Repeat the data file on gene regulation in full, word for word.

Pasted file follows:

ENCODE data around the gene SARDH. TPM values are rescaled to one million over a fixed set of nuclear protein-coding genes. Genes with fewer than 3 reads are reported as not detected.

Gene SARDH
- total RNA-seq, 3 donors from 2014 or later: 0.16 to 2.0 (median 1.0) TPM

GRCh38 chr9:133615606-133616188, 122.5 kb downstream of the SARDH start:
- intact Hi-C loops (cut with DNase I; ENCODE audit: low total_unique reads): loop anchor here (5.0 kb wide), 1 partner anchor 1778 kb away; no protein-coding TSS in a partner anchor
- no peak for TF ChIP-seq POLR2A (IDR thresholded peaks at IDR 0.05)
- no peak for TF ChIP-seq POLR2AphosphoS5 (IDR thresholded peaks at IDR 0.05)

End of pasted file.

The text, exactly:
ENCODE data around the gene SARDH. TPM values are rescaled to one million over a fixed set of nuclear protein-coding genes. Genes with fewer than 3 reads are reported as not detected.

Gene SARDH
- total RNA-seq, 3 donors from 2014 or later: 0.16 to 2.0 (median 1.0) TPM

GRCh38 chr9:133615606-133616188, 122.5 kb downstream of the SARDH start:
- intact Hi-C loops (cut with DNase I; ENCODE audit: low total_unique reads): loop anchor here (5.0 kb wide), 1 partner anchor 1778 kb away; no protein-coding TSS in a partner anchor
- no peak for TF ChIP-seq POLR2A (IDR thresholded peaks at IDR 0.05)
- no peak for TF ChIP-seq POLR2AphosphoS5 (IDR thresholded peaks at IDR 0.05)